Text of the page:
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Introduction to C++

Here is a simple introduction to C++ programming.

C++ is an object-oriented, low-level ANSI and ISO standard programming language. As a object-oriented language, C++ has the power exensibillty to write large-scale programs. There is a C++ compiler for every major OS, and they surpport the same C++ language. Such compilers are the following:

  • Bloodshed Dev-C++ C++ Compiler
  • Visual Studio.NET
  • Borland C++ Compiler

Once you have found the compiler you like, start to program, but first here is the basics.

1. Basics of C++. here is a simple but easy to start out program.


// my first program in C++ 

#include <iostream.h>

int main ()
{
  cout << "Hello World!";
  return 0;
}

// my first program in C++ -This is a comment line. All the lines beginning with two slash signs (//) are considered comments and do not have any effect on the behavior of the program.

#include <iostream.h>

Sentences that begin with a pound sign (#) are directives for the preprocessor. They are not executable code lines but indications for the compiler. In this case the sentence #include <iostream.h> tells the compiler's preprocessor to include the iostream standard header file. This specific file includes the declarations of the basic standard input-output library in C++, and it is included because its functionality is used later in the program.

int main ()

This line corresponds to the beginning of the main function declaration. The main function is the point by where all C++ programs begin their execution. It is independent of whether it is at the beginning, at the end or in the middle of the code - its content is always the first to be executed when a program starts. In addition, for that same reason, it is essential that all C++ programs have a main function.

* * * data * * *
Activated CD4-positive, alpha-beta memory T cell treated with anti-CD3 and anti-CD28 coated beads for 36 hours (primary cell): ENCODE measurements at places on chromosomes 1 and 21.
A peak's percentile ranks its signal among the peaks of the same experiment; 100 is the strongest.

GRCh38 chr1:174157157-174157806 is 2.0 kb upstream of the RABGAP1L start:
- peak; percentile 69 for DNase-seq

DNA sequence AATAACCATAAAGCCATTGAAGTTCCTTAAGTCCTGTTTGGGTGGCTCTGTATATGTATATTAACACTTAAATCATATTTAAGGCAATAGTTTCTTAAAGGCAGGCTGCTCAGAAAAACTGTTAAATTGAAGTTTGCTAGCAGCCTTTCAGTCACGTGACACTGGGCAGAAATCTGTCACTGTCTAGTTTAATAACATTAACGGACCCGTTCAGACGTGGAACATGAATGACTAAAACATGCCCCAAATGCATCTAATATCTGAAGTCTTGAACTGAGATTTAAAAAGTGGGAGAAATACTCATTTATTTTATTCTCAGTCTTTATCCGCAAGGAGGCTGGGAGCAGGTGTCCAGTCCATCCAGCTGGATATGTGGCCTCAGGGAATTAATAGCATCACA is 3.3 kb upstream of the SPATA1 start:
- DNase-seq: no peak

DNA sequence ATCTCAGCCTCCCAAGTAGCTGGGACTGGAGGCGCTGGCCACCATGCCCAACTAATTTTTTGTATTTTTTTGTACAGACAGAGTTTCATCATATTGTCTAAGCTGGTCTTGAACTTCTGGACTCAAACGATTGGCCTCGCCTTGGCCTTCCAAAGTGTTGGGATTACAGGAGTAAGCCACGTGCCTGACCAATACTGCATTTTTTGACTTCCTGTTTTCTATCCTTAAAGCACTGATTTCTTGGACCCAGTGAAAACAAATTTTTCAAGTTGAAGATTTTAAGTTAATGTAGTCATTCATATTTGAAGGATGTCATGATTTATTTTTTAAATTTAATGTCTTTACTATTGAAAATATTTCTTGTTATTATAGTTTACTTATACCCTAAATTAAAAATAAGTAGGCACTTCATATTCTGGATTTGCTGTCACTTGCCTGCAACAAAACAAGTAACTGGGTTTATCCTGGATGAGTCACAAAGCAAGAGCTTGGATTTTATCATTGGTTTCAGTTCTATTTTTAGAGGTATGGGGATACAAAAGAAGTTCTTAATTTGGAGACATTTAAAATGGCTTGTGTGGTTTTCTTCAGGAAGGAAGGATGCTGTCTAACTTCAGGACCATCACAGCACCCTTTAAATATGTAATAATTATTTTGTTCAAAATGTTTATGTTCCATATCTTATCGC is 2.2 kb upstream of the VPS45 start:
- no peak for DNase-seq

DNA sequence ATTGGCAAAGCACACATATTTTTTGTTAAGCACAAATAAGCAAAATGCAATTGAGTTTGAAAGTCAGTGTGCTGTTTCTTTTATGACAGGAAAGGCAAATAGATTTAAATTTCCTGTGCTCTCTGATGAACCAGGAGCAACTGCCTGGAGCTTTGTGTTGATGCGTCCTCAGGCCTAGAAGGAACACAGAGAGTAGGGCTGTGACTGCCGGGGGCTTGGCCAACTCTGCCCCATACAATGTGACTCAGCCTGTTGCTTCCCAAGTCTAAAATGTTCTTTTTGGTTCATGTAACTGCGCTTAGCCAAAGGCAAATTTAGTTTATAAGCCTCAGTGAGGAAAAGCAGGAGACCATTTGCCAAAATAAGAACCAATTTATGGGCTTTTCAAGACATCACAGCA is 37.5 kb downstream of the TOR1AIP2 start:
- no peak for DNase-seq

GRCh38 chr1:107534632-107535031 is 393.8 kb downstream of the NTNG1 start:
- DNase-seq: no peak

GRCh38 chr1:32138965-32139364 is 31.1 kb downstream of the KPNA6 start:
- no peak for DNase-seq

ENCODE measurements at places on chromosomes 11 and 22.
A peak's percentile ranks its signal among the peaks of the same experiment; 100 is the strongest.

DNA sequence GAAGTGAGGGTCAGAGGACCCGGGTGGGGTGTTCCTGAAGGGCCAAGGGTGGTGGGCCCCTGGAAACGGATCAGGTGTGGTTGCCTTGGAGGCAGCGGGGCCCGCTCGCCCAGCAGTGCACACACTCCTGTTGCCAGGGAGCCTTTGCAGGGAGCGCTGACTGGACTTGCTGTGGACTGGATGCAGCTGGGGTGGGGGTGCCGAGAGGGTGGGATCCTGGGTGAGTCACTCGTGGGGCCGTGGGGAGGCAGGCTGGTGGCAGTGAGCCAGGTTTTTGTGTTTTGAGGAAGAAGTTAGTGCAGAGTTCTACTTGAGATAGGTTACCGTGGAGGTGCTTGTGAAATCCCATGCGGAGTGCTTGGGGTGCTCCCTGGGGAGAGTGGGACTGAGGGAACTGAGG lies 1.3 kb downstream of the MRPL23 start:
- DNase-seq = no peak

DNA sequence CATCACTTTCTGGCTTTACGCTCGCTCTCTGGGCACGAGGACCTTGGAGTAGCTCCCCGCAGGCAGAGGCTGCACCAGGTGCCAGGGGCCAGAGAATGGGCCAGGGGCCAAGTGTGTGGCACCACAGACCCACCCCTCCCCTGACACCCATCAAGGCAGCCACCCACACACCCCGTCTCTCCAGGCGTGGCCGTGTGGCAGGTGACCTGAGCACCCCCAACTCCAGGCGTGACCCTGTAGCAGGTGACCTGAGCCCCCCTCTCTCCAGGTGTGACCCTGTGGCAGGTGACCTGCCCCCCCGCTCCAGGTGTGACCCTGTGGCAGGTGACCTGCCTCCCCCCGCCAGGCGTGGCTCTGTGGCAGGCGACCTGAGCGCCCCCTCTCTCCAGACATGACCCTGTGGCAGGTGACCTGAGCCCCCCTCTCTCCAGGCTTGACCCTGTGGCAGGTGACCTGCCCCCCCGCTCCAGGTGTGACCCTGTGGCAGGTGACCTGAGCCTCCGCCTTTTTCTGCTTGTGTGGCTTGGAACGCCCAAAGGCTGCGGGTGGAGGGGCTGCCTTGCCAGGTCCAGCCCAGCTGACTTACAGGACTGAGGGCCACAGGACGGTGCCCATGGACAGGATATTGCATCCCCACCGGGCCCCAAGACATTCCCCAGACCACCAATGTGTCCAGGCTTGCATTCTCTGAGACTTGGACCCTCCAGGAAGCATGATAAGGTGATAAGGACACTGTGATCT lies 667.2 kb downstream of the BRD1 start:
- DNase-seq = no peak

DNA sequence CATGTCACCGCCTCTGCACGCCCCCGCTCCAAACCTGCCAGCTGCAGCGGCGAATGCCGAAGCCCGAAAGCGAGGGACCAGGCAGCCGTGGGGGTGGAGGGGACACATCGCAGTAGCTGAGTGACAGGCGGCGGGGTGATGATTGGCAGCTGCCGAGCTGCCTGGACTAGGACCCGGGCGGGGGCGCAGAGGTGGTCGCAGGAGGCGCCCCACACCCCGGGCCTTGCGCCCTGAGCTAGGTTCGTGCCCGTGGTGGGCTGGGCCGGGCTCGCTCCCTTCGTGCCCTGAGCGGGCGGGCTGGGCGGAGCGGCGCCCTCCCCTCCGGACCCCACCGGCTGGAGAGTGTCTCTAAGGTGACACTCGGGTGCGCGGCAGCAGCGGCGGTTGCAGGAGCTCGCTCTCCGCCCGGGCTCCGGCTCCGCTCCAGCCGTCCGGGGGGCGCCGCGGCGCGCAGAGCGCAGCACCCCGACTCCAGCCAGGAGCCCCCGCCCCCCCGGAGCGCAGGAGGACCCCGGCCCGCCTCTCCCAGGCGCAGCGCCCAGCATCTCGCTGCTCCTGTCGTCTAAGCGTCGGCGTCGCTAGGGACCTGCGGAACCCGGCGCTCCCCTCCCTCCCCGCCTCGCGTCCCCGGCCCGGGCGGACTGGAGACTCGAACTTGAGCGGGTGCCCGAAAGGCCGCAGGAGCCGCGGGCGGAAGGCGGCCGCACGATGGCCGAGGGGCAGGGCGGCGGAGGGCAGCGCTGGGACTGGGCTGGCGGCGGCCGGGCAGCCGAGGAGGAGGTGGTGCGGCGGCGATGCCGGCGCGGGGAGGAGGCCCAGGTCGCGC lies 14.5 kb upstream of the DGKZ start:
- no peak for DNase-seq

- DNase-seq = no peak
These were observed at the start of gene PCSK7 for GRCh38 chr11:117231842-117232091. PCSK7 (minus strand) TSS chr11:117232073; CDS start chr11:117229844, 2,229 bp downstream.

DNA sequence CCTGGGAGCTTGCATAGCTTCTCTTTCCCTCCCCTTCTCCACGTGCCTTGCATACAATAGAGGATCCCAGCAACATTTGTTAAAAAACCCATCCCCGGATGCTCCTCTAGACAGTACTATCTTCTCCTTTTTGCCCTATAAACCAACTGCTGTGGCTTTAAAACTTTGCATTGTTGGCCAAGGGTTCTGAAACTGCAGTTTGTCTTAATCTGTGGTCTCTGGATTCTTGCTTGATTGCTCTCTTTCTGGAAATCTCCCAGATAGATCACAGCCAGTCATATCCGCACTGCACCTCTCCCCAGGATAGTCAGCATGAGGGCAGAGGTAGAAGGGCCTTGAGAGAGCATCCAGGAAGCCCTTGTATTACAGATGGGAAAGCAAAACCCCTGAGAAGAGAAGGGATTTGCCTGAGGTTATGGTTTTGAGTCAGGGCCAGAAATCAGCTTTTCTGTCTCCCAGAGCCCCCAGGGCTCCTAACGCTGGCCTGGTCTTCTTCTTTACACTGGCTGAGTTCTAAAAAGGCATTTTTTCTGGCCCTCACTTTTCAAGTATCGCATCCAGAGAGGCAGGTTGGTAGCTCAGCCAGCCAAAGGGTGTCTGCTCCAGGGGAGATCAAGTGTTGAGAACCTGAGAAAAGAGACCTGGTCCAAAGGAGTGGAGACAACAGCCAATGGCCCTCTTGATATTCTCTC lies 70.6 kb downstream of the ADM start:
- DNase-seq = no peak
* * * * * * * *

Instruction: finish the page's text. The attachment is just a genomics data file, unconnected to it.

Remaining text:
cout << "Hello World";

This instruction does the most important thing in this program. cout is the standard output stream in C++ (usually the screen), and the full sentence inserts a sequence of characters (in this case "Hello World") into this output stream (the screen). cout is declared in the iostream.h header file, so in order to be able to use it that file must be included.

Notice that the sentence ends with a semicolon character (;). This character signifies the end of the instruction and must be included after every instruction in any C++ program (one of the most common errors of C++ programmers is indeed to forget to include a semicolon ; at the end of each instruction).

return 0;

The return instruction causes the main() function finish and return the code that the instruction is followed by, in this case 0. This it is most usual way to terminate a program that has not found any errors during its execution. As you will see in coming examples, all C++ programs end with a sentence similar to this.

This is all for now I will write more when i get time later peeps.

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